Bonds and equities are the most common financial assets, with distinct features that might appeal to different investors with different priorities and preferences. The characteristics of these assets, affecting the capital structure and the cost of capital, are also critical for the issuers. Here are the differences between these assets that the investors/issuers need to know to decide the best way to invest and raise funds.
To partner or not to partner:
The stock of a company represents ownership in that company. Being a partner provides some privileges. First, as a partner, you have the right to vote on significant issues affecting the company. The most crucial point would be the election of the board of directors. Since they elect the board of directors, they have a voice in the company's management and indirectly influence even the fundamental daily operational issues on which they can't vote.
On the other hand, debt is not an ownership interest in the company. This might lead to a conflict of interest for the debt holders. The managers might act in favor of stockholders and against the interest of debt holders. For instance, a company's management about to default might distribute dividends or invest in risky projects even with a negative value. Bondholders use protective covenants, such as limitations on additional debt or restrictions on new capital investments, to limit the actions of the management that would damage their interests.
Tax shield vs. default risk:
The interest on debt is a tax-deductible cost and provides a tax shield. More interest expense lowers the tax paid by the firm and consequently decreases the cost of capital. On the other hand, dividends paid to shareholders are not tax-deductible. Therefore, the company management would prefer debt to equity. Current shareholders would also prefer to use debt rather than to issue new stocks since the new stock issue would cause diluted ownership for the current stockholders. Although the current shareholders might have the right to buy the newly issued shares before offering them to the public, they might have enough funds to exercise this option. However, excessive debt might weaken the company's financial strength and lead to bankruptcy.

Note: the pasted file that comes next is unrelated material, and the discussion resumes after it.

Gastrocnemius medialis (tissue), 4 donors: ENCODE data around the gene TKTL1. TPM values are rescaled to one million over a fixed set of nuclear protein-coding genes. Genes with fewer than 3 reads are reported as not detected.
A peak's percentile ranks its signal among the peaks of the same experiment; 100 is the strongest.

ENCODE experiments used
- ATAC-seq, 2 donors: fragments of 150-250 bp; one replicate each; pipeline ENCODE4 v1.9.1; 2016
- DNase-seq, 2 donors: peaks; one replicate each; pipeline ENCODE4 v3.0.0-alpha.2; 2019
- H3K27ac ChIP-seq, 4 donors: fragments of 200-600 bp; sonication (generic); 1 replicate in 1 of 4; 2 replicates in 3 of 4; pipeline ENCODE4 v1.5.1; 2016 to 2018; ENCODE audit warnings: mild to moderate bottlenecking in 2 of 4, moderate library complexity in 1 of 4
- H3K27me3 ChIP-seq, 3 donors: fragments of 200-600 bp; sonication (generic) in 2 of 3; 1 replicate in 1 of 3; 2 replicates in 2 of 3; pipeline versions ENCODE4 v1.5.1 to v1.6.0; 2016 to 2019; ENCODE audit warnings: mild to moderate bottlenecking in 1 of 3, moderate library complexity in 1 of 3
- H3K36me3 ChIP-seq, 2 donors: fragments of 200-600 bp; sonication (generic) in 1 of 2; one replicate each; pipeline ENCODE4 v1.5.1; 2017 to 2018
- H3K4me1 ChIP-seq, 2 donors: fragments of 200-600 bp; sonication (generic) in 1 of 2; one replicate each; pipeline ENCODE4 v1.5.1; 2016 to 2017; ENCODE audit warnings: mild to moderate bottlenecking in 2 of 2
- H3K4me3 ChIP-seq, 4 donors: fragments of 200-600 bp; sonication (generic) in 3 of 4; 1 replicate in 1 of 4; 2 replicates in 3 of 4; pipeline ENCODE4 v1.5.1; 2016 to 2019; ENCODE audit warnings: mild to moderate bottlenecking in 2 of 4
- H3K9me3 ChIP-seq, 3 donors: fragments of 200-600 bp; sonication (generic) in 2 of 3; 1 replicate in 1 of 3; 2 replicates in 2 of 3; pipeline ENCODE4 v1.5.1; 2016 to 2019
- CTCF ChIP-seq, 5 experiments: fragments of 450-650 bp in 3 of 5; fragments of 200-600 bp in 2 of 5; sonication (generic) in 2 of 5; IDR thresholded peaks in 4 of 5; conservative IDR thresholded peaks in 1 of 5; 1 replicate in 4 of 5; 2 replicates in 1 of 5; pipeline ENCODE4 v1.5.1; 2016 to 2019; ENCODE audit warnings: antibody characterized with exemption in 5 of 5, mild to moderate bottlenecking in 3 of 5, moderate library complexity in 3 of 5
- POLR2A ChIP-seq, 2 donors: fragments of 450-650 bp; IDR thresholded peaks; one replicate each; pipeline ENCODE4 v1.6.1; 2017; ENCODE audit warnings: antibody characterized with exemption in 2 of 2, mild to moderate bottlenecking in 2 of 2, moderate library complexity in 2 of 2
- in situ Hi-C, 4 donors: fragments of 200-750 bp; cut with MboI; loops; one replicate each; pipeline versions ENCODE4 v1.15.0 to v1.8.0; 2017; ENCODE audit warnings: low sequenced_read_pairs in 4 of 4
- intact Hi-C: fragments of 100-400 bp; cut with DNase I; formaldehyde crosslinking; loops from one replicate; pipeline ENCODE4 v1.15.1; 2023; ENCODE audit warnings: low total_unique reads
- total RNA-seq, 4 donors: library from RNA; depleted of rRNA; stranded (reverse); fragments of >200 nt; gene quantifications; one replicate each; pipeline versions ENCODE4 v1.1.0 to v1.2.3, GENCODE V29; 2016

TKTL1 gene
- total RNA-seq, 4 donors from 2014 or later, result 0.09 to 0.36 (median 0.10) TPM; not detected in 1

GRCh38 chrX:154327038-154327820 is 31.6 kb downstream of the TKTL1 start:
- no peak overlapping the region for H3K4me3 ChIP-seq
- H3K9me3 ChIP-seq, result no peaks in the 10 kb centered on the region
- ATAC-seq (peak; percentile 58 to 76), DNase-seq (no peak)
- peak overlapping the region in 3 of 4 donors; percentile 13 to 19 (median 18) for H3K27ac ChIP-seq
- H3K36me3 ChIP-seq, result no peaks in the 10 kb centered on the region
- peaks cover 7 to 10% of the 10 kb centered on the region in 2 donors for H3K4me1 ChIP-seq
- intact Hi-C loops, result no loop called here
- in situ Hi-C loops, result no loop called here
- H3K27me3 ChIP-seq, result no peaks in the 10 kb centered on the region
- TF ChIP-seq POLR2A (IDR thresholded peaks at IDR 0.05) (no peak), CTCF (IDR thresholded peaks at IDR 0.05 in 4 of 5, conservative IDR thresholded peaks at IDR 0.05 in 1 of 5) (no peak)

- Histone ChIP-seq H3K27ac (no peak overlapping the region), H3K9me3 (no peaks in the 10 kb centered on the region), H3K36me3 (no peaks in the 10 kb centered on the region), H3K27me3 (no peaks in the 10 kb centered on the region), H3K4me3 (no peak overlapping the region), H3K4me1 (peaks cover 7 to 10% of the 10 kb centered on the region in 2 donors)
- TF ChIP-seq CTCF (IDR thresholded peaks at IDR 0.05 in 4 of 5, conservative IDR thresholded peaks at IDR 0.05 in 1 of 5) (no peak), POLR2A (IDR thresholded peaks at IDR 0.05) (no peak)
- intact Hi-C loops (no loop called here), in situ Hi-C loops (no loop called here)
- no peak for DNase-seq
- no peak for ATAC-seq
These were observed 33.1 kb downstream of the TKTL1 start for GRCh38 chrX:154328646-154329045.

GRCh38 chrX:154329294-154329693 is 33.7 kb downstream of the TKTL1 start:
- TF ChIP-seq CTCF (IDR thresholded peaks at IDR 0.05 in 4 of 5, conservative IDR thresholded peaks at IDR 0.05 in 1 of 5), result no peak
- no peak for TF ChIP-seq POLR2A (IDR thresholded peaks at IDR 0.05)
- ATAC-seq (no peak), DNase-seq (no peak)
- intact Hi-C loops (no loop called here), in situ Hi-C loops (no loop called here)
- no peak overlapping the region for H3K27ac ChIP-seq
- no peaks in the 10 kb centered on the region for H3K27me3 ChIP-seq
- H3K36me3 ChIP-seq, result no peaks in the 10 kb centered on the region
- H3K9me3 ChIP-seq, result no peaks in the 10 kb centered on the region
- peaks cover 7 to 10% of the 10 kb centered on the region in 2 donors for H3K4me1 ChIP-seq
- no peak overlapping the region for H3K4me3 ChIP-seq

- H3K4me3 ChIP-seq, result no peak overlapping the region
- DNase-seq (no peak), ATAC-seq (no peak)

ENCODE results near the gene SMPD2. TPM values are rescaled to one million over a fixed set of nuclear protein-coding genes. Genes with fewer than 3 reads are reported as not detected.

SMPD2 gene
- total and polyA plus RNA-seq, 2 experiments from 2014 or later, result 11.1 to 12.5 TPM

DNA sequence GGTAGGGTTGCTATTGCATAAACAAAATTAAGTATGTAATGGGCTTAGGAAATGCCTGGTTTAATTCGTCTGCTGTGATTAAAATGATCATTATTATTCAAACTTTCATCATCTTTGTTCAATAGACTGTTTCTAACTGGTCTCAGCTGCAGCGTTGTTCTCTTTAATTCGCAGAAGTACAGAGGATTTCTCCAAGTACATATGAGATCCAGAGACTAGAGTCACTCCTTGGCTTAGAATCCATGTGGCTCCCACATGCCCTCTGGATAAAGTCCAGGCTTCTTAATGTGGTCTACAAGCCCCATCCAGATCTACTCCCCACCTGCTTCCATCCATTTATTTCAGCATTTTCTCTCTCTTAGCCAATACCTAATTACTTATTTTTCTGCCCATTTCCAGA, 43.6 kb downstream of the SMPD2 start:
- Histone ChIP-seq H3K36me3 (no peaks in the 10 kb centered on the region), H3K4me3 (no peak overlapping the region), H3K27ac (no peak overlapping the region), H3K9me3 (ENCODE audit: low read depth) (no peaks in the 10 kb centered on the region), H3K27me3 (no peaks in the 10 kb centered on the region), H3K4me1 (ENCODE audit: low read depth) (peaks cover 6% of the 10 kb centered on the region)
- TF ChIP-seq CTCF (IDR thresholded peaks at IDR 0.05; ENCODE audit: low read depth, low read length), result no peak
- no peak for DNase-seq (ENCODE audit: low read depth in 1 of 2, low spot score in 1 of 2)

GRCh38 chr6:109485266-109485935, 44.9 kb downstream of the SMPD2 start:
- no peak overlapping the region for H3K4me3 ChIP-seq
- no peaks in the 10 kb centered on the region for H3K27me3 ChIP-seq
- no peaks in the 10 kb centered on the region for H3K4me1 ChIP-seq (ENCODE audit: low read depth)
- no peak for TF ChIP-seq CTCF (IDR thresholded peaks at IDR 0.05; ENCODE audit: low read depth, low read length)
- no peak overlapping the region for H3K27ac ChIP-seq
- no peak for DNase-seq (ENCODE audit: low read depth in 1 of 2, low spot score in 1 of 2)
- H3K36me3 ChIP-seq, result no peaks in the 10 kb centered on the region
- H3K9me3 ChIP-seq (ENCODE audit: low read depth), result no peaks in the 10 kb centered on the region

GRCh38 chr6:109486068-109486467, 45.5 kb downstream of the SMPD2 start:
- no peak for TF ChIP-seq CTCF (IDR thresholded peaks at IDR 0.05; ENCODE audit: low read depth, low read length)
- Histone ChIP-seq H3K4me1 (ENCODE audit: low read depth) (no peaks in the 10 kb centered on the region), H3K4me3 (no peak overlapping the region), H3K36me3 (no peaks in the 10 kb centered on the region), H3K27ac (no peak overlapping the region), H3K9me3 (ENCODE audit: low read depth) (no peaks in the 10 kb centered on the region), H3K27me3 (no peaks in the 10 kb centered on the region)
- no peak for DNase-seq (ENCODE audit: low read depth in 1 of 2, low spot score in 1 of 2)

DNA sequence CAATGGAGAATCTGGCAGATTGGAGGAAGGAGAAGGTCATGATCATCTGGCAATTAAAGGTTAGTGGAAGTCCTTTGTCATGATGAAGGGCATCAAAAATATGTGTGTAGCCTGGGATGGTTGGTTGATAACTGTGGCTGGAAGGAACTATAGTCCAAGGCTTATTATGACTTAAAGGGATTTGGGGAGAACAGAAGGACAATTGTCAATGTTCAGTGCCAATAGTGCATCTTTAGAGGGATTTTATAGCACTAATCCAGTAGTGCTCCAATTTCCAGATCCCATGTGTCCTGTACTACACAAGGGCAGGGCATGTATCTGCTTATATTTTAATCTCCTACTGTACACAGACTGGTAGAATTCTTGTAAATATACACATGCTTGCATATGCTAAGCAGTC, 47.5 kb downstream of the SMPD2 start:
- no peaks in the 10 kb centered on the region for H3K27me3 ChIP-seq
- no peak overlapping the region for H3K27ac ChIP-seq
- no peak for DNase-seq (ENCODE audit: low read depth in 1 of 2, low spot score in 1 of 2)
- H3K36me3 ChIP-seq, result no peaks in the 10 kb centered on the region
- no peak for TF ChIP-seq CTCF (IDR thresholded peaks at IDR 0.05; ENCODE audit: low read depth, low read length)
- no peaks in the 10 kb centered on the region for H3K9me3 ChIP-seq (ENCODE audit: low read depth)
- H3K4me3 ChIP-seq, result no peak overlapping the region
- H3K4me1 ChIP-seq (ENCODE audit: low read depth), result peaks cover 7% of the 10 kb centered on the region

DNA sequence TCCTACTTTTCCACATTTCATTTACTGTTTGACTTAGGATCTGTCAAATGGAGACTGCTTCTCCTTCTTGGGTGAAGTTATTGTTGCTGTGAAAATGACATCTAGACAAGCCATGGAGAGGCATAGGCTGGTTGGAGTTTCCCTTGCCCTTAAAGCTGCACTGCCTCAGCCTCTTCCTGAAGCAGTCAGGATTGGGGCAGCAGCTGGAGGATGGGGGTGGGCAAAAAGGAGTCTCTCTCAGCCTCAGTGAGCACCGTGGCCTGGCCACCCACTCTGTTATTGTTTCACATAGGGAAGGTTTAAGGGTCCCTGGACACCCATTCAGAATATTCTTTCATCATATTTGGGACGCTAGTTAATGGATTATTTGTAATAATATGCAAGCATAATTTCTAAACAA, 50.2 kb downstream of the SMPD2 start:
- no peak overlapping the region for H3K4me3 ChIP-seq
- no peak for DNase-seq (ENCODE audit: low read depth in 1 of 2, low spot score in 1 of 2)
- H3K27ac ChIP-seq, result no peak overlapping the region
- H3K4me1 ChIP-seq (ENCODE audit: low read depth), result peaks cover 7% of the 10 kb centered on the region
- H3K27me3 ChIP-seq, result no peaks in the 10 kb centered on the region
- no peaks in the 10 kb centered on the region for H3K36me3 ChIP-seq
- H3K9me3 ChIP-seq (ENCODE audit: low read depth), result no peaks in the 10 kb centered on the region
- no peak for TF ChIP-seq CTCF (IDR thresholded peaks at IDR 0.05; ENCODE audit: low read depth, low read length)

Debt is a liability of the firm. The borrower is expected to make scheduled interest payments and the principal payment at the loan's maturity. If the company misses these payments, the creditors have the right to demand the company's liquidation. More debt would make it harder to meet these obligations and increase the possibility of financial failure. The economic literature recommends an optimum level of debt because of this trade-off between the advantages of a tax shield and the costs of possible bankruptcy.
Risk and return:
Bonds are considered a more conservative investment with a lower risk level. First, bonds generally have fixed interest payments, and the investor knows the yield that he/she will earn if the bond is held to maturity. On the other hand, the return on a stock depends on the performance of the company. The investor can benefit from the firm's upside potential while carrying the risk of having a loss in case of less than the desirable performance of the company. Second, in case of the company's bankruptcy, the bondholders have the right to claim the assets before the stockholders. Therefore, bondholders have a higher possibility to salvage at least a part of their investment in case of a liquidation.
To sum up, investors need to consider their risk appetite when they make an investment decision. They shouldn't invest the funds that they can't afford to lose in risky assets. If a bond investment is considered, the bond's indenture should be explored to figure out whether there are protective covenants, collaterals, and other features that might affect the riskiness of the bond.